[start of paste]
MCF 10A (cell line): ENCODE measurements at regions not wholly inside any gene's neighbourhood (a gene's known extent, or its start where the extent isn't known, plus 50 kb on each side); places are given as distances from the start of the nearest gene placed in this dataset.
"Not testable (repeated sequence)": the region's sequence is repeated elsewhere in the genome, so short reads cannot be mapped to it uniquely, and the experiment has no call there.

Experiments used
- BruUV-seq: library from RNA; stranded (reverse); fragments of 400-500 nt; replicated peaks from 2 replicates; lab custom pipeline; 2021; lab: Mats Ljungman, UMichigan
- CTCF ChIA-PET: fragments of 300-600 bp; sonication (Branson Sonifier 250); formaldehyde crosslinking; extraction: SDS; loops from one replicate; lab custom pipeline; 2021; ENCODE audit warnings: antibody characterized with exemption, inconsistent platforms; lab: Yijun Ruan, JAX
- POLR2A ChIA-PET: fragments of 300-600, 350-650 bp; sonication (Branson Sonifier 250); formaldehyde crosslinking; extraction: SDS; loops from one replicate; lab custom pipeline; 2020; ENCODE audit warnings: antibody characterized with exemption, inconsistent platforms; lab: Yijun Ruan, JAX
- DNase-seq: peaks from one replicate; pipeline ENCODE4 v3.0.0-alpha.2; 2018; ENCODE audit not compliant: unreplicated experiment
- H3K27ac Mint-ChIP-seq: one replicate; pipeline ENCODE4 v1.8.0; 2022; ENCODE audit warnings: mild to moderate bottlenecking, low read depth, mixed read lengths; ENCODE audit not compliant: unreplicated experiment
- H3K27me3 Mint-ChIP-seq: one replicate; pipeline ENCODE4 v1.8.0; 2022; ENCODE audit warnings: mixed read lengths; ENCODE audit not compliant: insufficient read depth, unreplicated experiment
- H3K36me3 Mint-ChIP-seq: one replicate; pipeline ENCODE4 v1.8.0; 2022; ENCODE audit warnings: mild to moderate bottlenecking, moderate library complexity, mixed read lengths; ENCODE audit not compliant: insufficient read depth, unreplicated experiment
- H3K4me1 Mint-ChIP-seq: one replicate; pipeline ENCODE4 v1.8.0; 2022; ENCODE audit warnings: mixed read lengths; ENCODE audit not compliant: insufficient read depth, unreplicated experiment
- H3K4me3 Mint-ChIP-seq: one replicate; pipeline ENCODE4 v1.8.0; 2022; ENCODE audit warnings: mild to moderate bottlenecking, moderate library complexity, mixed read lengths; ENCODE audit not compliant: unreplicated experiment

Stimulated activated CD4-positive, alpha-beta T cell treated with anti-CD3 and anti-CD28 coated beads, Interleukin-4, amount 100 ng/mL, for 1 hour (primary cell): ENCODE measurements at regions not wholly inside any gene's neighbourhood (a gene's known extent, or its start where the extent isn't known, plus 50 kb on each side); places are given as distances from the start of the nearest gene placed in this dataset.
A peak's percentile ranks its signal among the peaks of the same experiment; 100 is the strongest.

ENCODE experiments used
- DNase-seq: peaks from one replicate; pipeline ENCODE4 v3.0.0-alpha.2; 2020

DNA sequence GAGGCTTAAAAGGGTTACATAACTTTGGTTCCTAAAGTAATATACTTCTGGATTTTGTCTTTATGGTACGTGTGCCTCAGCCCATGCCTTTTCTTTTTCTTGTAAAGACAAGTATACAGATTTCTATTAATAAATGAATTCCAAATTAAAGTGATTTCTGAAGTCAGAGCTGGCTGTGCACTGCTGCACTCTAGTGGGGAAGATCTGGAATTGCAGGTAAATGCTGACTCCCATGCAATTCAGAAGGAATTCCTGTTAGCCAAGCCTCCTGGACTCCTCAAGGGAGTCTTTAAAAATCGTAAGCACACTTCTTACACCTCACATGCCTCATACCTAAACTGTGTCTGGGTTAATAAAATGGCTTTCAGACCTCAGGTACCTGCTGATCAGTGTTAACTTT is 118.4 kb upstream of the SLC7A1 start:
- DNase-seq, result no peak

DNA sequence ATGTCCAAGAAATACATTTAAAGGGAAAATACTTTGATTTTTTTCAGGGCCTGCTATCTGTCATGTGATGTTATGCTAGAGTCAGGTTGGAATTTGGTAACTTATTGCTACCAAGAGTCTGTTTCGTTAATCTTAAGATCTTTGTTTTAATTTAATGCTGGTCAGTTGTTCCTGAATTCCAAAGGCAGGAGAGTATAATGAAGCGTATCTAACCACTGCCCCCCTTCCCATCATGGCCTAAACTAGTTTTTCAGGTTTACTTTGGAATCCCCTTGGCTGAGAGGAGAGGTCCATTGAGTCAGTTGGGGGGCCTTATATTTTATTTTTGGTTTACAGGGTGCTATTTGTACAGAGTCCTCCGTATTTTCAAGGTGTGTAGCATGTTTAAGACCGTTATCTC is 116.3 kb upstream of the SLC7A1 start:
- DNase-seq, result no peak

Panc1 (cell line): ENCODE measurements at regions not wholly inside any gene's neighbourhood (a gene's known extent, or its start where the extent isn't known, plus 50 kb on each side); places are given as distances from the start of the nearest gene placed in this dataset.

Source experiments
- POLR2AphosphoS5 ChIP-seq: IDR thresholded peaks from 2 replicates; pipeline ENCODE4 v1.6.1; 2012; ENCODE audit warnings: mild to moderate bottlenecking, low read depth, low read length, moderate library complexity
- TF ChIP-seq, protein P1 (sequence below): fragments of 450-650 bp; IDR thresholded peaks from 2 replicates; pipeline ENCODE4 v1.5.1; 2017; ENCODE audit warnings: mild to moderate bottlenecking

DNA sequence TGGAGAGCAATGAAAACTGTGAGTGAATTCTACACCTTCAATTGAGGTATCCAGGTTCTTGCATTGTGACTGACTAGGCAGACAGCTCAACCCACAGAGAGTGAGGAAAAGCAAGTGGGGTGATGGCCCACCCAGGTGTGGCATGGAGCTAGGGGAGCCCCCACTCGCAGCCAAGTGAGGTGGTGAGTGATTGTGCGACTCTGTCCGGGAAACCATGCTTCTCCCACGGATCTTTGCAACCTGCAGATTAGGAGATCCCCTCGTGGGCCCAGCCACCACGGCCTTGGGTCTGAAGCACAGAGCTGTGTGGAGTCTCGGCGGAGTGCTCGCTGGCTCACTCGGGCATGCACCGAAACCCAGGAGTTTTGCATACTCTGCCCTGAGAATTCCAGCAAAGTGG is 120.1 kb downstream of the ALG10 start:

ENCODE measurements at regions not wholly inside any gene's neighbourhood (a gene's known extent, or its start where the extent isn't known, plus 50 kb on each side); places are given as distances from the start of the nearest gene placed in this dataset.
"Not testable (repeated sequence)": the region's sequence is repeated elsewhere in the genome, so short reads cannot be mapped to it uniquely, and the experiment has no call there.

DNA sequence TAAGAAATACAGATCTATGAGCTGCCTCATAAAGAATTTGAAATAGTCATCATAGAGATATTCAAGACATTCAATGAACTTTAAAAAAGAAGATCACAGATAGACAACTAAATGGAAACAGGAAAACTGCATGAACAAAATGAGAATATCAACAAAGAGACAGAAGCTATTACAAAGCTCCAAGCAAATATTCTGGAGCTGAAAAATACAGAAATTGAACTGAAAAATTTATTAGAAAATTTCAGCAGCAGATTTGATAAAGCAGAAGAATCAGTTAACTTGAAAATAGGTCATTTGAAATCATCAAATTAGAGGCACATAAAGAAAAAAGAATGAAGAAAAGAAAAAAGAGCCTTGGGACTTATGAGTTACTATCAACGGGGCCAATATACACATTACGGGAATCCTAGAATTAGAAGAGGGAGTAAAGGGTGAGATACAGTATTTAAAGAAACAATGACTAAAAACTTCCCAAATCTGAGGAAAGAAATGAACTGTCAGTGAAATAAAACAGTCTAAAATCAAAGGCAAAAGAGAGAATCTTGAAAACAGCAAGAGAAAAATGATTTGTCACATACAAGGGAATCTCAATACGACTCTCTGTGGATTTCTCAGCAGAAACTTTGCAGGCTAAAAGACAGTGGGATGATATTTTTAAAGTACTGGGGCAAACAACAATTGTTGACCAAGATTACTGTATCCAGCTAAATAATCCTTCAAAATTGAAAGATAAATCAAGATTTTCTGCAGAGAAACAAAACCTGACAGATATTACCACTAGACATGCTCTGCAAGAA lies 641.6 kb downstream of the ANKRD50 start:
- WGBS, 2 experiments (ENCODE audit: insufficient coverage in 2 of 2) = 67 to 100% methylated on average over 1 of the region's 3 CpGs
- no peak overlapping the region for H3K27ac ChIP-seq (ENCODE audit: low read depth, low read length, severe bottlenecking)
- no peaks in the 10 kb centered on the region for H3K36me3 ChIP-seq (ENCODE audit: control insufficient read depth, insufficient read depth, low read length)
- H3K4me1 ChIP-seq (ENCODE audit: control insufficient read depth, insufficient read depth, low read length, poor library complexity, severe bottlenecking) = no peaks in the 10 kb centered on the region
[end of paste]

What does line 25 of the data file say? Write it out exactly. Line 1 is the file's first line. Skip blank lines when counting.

DNA sequence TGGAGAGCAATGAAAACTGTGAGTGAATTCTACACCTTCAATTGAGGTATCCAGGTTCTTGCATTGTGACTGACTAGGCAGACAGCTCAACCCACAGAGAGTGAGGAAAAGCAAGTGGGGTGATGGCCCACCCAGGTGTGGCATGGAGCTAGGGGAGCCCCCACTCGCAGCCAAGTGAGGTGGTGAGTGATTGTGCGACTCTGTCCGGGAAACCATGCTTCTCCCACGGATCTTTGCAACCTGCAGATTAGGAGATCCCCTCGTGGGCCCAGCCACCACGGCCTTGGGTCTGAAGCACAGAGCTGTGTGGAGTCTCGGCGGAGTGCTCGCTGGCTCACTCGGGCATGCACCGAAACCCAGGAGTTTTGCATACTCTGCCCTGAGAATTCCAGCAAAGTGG is 120.1 kb downstream of the ALG10 start: